Opportunity > Money
Updated: Jan 12
By Justin Gray (Songwriter/Producer/Founder www.mdiio.com)
In my many years of making music professionally, I’ve discovered that the more you chase money, the faster it runs away.
I also realized that every single time I took on projects specifically for the money, all I got was money. No growth…no advancement, no real long-term upside. I came to understand that all I was doing was selling my time for cash.
AND…I was never actually earning enough to justify the time that I was selling to those projects and artists. They weren’t moving the needle. I was miserable and honestly…felt like a (literal) sell-out.
The artists were not AMAZING, and all I was doing was damaging my reputation and long-term earning ability.
On the flip side…
When I said yes to artists, managers, and labels that may not have been able to pay as much as I would’ve liked upfront, almost always did those turn into some of the most meaningful needle movers in my career. Because I loved those artists. Being in the room with greatness was way more valuable than the $$$.
Spending time with Amy Winehouse, Joss Stone, James Bay, and others were some of the most rewarding sessions of my life.
Investing my abilities in writing and working for free over and over led to cuts with Mariah Carey, Avril Lavigne, and John Legend. It also garnered several global #1’s and actual real, and tangible “success.”
Yes…I have been doing this for 25 years. Don’t judge your 1 year against my 25. That’s unfair to everyone. But conceptually, this works at every level. Find people whose opportunity benefits you as well as themselves and grow together.
Making thoughtful decisions as it pertains to your career requires consideration of so many different variables.
Approach every decision from the macro rather than the micro.
The micro… How does this affect me today?
The macro… How does this affect me in 1, 2, or 10 years' time from now?
Here are four things to consider when making career-defining decisions based on opportunity, validation, and money.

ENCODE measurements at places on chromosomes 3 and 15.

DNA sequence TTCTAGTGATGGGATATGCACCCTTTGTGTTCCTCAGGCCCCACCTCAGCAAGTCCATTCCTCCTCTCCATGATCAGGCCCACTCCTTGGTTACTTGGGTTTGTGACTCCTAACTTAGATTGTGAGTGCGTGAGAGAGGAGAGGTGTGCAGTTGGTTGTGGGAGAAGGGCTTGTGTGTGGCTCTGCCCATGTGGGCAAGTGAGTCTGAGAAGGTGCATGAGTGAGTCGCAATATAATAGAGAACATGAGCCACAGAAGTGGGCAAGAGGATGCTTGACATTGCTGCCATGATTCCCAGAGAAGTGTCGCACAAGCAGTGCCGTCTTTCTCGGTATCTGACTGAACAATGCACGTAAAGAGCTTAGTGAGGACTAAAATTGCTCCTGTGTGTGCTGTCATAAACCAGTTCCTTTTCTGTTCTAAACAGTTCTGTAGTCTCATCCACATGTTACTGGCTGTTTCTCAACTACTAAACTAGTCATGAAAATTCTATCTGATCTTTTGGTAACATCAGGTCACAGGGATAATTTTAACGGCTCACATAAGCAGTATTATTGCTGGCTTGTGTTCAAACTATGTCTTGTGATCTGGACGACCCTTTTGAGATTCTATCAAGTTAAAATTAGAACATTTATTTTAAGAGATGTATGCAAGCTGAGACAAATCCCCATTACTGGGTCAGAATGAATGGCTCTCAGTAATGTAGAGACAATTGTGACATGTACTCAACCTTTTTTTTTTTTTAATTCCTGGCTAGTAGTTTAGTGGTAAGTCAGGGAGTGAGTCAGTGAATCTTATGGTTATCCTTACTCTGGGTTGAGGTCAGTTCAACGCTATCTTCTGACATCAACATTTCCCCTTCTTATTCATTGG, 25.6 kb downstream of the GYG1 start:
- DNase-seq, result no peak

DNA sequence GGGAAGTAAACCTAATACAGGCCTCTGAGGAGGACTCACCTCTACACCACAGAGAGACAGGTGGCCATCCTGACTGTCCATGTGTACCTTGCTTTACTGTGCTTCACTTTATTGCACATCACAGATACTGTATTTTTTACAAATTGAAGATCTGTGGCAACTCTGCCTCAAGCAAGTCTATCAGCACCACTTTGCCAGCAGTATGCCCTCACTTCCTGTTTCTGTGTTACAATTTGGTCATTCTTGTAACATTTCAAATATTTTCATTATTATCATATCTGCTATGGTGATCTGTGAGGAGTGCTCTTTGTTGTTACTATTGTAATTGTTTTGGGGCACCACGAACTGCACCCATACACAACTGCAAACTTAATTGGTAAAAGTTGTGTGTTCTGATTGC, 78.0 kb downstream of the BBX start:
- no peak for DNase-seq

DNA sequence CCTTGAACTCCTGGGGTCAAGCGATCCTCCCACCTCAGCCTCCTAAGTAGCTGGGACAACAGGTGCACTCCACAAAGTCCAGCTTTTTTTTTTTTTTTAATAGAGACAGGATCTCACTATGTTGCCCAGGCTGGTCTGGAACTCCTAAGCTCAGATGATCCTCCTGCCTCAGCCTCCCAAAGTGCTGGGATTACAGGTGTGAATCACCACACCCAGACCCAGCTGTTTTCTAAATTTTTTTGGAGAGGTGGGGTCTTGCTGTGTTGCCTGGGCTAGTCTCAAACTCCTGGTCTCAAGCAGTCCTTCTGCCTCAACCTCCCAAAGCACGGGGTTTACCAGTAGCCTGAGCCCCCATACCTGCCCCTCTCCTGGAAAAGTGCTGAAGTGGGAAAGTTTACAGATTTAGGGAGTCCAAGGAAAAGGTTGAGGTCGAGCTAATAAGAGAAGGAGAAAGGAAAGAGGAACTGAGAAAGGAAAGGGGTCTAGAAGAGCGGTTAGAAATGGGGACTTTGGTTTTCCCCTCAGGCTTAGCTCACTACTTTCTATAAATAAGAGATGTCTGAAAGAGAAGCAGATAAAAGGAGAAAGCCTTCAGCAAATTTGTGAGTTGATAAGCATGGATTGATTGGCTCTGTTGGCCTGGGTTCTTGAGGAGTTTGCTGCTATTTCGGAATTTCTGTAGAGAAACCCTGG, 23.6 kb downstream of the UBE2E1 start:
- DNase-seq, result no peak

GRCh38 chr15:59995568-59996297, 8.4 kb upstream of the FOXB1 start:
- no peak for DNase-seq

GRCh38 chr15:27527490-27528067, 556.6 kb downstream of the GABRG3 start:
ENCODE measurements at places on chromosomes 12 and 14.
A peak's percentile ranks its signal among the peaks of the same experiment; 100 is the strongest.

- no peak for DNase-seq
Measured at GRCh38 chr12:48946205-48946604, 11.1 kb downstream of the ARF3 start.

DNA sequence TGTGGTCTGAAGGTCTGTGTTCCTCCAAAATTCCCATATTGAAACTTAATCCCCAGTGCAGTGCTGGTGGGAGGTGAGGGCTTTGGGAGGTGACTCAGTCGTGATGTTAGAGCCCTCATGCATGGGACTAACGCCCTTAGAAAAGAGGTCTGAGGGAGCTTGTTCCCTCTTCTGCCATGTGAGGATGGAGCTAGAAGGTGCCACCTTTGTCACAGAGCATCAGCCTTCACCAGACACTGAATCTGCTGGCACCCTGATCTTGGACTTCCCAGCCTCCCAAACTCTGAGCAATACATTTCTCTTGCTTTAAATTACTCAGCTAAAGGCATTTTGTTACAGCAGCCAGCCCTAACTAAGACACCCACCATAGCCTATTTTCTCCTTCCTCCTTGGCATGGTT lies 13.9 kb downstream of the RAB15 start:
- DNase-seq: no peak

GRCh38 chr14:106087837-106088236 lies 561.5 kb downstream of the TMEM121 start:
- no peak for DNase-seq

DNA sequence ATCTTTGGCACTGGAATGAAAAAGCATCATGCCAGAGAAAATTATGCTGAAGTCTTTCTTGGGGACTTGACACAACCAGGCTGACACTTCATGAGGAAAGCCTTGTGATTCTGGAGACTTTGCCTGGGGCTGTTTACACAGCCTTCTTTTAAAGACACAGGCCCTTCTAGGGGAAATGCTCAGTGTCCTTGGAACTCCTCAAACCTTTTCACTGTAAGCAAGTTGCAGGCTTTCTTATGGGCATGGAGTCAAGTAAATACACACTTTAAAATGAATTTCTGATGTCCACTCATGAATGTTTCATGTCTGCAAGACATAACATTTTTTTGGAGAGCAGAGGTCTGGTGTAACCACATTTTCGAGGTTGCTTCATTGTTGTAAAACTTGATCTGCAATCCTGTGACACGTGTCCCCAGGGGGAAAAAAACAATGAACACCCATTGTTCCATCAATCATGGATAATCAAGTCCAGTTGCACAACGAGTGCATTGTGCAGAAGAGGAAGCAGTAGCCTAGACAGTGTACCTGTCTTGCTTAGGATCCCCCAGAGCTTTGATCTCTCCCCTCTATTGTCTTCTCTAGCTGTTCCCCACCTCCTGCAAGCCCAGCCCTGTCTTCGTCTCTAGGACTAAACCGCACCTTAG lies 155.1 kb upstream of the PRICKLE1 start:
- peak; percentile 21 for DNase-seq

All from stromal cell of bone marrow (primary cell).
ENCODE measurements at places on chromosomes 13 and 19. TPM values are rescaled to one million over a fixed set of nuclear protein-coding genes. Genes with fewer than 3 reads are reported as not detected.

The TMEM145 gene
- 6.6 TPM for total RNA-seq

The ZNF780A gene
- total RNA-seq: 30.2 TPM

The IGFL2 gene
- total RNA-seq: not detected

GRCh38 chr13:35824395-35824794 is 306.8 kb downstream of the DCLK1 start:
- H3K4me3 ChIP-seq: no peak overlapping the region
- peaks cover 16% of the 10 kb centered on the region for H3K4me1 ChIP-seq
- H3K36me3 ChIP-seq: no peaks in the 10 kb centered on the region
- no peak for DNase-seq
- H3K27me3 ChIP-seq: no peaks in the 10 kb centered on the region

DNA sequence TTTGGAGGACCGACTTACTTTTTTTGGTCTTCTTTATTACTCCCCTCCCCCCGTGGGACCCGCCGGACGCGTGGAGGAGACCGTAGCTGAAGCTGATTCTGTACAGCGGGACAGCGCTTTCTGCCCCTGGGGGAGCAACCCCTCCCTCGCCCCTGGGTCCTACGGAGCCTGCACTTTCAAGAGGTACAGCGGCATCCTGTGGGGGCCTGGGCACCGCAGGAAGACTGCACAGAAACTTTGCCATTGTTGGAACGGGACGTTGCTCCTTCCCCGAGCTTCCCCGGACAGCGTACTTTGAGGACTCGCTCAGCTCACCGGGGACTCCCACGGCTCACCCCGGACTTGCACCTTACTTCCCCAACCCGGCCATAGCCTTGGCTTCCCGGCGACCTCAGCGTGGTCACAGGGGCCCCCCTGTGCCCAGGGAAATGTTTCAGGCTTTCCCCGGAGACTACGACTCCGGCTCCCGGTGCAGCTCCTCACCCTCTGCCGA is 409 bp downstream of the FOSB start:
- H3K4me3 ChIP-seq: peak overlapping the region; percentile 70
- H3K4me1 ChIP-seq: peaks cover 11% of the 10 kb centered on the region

Short-term - There’s a fine balance between offsetting long-term opportunities with short-term gain. Anybody can admit that. But sometimes short-term gain can have real negative implications on long-term success. So when making decisions that impact your career, it is just as important to understand how short-term decisions affect long-term growth. Is it worth winning the battle to lose the war? Patience is too underrated these days. Be patient, plotting, and persistent. It’s worked for me.
Long-term - I am personally a huge fan of playing the long game. Looking at the pieces on your professional chess board and strategizing 3, 4 even five moves ahead has been my modus operandi for more than my 20 years in music. It is guaranteed that a long-term outlook sustains careers. Pride goeth before the fall. Stick to it, be patient, and in the long-term, you will be in a much better position.
Reputation - How do you present yourself, and what do people say about you? What you put out there echoes loudly. And reputation is typically developed by what other people say about you. Not what you say about yourself. Your actions, good or bad, resonate throughout the community in a way that creates an uncontrollable narrative for who you are and what you are about. Approach every decision that you make as if 10 people will be discussing it without your presence, approval, or knowledge.
Personal benefits - Does saying yes, or saying no have an effect on your personal relationship with the person who is bringing in this opportunity to you? Sometimes in order to manage relationships we should say yes to things that perhaps feel like they are short-term sacrifices in the interest of long-term gain. A huge skill is knowing when to monetize those personal relationships, and how to monetize them. Too often I've heard people say “I don’t like doing business with friends.“ But think about it… Who better to find success with than a friend? And who better to empathize with if things don’t go as planned?
The Coda: I know I know…you can’t pay your rent with opportunity. But you can buy that beach house with the rewards from well-executed outcomes stemming from the RIGHT opportunities.
See you next week, and keep writing them hits!